Home | En Español | Contact Us | A to Z 

HUD Archives: News Releases

HUD No. 98-532
Further Information:For Release
In the Washington, DC area: 202/708-0685Monday
Or contact your local HUD officeOctober 26, 1998


Housing and Urban Development Secretary Andrew Cuomo today awarded $1,915,220 in grants to fight drug abuse and other crimes in public housing and HUD-assisted housing in West Virginia.

West Virginia's grants will be distributed to housing authorities and owners of HUD-subsidized housing for low-income families in the following cities:

  • Bluefield..................$81,500
  • Charleston..................$897,020
  • Clarksburg..................$258,400
  • Martinsburg..................$223,100
  • Parkersburg..................$50,000
  • South Charleston.............$50,000
  • Wheeling..................$280,800
  • Williamson..................$74,400

"These grants are good news for some of the poorest families in West Virginia and bad news for drug dealers who terrorize them," Cuomo said. "We will fight drug abuse with prevention and treatment programs and with a crackdown on drug dealers and other criminals. We are telling drug dealers in HUD housing to find another line of work or be sent to another type of subsidized housing - a prison cell."

Cuomo said the Department's $24.5 billion budget for the 1999 fiscal year, which he called "the best HUD budget in 10 years," will speed the transformation of public and assisted housing.

"HUD is transforming public housing from isolated ghettos of poverty, drugs, despair and crime into safe and economically integrated communities of opportunity," Cuomo said.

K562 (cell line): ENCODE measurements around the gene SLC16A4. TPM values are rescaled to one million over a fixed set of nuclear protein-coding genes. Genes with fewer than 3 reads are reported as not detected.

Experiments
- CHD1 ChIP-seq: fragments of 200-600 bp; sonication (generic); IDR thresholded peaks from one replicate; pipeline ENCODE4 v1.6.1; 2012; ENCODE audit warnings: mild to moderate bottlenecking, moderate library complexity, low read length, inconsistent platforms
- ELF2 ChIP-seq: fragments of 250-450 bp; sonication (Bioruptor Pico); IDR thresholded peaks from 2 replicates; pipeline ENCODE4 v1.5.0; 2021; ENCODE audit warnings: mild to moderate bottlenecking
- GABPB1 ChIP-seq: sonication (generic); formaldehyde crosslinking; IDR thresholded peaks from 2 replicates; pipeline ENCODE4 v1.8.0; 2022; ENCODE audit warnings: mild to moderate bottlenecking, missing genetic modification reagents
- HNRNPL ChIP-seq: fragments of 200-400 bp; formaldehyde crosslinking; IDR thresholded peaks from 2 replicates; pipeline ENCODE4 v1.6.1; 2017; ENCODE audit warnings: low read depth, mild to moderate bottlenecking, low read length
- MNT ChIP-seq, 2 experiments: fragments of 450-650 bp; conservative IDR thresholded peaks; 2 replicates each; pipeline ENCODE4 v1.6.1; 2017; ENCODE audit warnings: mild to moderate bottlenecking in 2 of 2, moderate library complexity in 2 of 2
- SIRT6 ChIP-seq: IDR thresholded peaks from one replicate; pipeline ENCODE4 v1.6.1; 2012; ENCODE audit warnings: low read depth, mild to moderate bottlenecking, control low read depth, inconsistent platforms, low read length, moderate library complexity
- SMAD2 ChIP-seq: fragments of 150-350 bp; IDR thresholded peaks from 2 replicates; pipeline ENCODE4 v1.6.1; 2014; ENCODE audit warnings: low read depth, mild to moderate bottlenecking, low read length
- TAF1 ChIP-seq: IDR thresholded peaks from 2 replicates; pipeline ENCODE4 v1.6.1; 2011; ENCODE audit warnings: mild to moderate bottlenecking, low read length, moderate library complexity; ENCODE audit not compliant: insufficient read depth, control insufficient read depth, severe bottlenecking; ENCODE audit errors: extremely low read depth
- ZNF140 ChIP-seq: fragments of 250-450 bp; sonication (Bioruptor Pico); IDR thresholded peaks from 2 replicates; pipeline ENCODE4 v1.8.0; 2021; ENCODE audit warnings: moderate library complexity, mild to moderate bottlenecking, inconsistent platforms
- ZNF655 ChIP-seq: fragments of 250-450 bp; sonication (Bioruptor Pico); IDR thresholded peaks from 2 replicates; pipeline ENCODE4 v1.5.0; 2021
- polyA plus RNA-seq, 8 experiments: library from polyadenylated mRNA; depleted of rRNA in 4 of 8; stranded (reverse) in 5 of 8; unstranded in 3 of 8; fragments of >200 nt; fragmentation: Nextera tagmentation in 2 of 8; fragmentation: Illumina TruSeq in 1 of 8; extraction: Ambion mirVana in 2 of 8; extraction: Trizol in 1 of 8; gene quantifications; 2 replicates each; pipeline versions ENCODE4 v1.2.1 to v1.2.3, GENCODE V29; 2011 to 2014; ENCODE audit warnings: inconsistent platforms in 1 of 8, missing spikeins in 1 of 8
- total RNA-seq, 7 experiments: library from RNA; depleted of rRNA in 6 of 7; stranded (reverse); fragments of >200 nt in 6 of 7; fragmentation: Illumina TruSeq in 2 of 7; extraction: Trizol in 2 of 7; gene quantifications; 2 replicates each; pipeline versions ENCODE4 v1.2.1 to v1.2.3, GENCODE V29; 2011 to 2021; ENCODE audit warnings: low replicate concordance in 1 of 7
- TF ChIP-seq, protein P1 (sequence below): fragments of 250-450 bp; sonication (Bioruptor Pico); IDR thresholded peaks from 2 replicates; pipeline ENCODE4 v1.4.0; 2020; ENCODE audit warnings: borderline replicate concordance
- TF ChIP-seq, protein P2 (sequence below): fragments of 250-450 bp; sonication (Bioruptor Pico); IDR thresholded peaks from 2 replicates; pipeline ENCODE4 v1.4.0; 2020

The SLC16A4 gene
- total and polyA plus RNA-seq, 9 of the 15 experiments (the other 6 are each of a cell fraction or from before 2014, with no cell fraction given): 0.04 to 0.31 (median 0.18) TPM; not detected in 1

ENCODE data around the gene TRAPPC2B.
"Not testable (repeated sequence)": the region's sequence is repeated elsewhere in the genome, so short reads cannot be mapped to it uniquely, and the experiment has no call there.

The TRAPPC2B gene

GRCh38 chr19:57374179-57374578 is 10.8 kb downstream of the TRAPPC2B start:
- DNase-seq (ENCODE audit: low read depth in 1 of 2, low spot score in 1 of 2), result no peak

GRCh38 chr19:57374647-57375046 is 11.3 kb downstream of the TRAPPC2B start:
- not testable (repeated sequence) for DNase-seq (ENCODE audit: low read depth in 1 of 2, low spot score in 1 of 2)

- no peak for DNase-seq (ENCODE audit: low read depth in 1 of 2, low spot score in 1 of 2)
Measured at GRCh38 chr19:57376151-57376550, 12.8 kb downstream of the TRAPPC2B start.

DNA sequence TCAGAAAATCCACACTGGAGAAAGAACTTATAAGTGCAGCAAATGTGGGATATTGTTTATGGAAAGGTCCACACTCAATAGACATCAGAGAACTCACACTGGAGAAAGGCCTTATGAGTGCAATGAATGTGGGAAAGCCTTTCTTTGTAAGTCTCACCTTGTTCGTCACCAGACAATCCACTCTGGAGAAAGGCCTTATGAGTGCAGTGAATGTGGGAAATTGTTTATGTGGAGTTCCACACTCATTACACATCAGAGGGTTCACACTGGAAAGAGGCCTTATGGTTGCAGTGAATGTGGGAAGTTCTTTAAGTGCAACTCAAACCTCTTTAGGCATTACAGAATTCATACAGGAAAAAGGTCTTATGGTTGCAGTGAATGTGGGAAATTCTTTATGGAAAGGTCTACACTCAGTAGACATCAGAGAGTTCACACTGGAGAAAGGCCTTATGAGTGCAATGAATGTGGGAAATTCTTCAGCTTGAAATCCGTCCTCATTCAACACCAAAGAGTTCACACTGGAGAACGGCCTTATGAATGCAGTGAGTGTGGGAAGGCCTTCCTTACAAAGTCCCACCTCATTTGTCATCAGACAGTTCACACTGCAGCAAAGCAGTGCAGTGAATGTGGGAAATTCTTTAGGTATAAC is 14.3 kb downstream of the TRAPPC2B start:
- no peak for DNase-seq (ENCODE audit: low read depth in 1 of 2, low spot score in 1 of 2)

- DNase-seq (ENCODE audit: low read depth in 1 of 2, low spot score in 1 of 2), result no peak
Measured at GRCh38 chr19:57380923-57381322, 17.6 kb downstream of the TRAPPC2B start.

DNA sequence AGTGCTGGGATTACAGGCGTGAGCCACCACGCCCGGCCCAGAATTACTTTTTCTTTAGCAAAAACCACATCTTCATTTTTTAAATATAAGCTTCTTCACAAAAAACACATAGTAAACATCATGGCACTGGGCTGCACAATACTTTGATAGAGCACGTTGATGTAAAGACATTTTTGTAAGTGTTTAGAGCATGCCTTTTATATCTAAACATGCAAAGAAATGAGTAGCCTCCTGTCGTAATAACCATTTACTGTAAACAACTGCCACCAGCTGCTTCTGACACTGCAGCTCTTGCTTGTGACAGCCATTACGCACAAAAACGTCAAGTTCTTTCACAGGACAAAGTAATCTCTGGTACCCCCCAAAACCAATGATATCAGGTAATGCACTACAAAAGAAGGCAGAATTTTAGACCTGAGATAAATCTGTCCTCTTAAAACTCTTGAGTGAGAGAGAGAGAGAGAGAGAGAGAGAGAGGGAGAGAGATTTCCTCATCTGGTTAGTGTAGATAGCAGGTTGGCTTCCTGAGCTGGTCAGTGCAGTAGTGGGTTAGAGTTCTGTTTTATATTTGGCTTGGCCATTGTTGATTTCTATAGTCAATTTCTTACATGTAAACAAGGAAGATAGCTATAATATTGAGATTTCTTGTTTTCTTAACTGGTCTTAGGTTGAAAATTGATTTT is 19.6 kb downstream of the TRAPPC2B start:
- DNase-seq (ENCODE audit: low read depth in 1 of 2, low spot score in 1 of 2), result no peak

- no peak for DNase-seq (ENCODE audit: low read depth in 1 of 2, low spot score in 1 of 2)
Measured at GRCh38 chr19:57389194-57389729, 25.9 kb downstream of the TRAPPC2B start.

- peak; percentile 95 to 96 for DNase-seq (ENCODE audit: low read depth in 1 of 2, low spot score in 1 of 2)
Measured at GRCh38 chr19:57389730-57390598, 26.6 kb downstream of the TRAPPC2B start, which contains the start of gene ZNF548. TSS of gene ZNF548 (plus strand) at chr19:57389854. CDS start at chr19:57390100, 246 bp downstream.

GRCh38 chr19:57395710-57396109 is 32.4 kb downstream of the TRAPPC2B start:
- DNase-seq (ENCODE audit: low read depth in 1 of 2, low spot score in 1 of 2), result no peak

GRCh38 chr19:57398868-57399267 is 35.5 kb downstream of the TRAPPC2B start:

Nationwide, HUD is awarding $305.2 million in Drug Elimination Grants this year - more than in any previous year.

Vice President Al Gore, Cuomo and Attorney General Janet Reno announced a four-part enforcement and prevention strategy to fight crime and drugs in public housing in June 1997. The grants announced today are one element of that strategy.

The Drug Elimination Grants are awarded on a competitive basis, based on the seriousness of the drug and crime problem facing a housing authority or assisted housing development, and the strength of local plans to address the problem. About 900 housing authorities, 60 Indian tribes and 500 privately owned housing developments applied for the grants being awarded this year.

HUD has awarded more than $1.6 billion in Drug Elimination Grants since 1989, including the grants being awarded this year.

In public housing, the Drug Elimination Grants are used for: drug prevention, intervention and treatment programs; reimbursing law enforcement agencies for providing additional security; hiring security guards and investigators; resident anti-crime patrols; and physical improvements to housing developments to enhance security - such as fencing, lighting and improved locks.

In assisted housing, the Drug Elimination Grants are used for: drug prevention and education programs; referrals to drug treatment and counseling; and physical improvements to developments to enhance security. Individual grants for assisted housing developments are limited to a maximum of $125,000.

HUD's budget for the fiscal year that began Oct. 1 increases funding for HUD's key programs and renewals of Section 8 rental assistance by a total of more than $2 billion in the budget over 1998 levels. Spending was increased on most HUD programs and wasn't cut in any programs.

Legislation passed in the same bill as HUD's budget, and signed by the President, will:

  • Transform public housing by reducing segregation by race and income, encouraging and rewarding work, bringing more working families into public housing, and increasing the availability of subsidized housing for very poor families. In addition, the bill improves living conditions in public housing, gives the poorest families neighbors who will be role models of working families, and reduces crime. The bill also allows HUD to continue to tear down the largest failed public housing projects and replace them with new townhouse-style developments.

  • Expand the supply of affordable housing by enabling 90,000 more families to get Section 8 rental assistance vouchers that will subsidize their rents in privately owned apartments - the first increase in vouchers in four years.